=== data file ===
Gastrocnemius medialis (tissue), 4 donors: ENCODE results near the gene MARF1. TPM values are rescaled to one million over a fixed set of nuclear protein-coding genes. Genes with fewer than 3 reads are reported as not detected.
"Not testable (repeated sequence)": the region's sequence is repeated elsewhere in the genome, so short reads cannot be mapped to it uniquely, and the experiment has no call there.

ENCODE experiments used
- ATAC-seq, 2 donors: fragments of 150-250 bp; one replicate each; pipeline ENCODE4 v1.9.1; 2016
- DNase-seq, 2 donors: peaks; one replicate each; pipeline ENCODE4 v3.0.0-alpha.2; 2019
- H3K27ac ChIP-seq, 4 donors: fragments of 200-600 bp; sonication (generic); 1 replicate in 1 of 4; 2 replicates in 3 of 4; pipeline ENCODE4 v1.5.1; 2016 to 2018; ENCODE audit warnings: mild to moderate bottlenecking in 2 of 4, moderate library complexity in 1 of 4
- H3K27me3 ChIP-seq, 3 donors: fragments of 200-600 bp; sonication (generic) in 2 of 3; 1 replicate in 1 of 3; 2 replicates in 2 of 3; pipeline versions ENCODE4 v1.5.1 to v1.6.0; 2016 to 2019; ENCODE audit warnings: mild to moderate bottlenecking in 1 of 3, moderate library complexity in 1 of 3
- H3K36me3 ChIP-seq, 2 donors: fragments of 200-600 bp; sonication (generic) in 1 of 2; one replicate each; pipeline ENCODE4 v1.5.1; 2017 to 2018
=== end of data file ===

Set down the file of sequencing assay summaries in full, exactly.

Gastrocnemius medialis (tissue), 4 donors: ENCODE results near the gene MARF1. TPM values are rescaled to one million over a fixed set of nuclear protein-coding genes. Genes with fewer than 3 reads are reported as not detected.
"Not testable (repeated sequence)": the region's sequence is repeated elsewhere in the genome, so short reads cannot be mapped to it uniquely, and the experiment has no call there.

ENCODE experiments used
- ATAC-seq, 2 donors: fragments of 150-250 bp; one replicate each; pipeline ENCODE4 v1.9.1; 2016
- DNase-seq, 2 donors: peaks; one replicate each; pipeline ENCODE4 v3.0.0-alpha.2; 2019
- H3K27ac ChIP-seq, 4 donors: fragments of 200-600 bp; sonication (generic); 1 replicate in 1 of 4; 2 replicates in 3 of 4; pipeline ENCODE4 v1.5.1; 2016 to 2018; ENCODE audit warnings: mild to moderate bottlenecking in 2 of 4, moderate library complexity in 1 of 4
- H3K27me3 ChIP-seq, 3 donors: fragments of 200-600 bp; sonication (generic) in 2 of 3; 1 replicate in 1 of 3; 2 replicates in 2 of 3; pipeline versions ENCODE4 v1.5.1 to v1.6.0; 2016 to 2019; ENCODE audit warnings: mild to moderate bottlenecking in 1 of 3, moderate library complexity in 1 of 3
- H3K36me3 ChIP-seq, 2 donors: fragments of 200-600 bp; sonication (generic) in 1 of 2; one replicate each; pipeline ENCODE4 v1.5.1; 2017 to 2018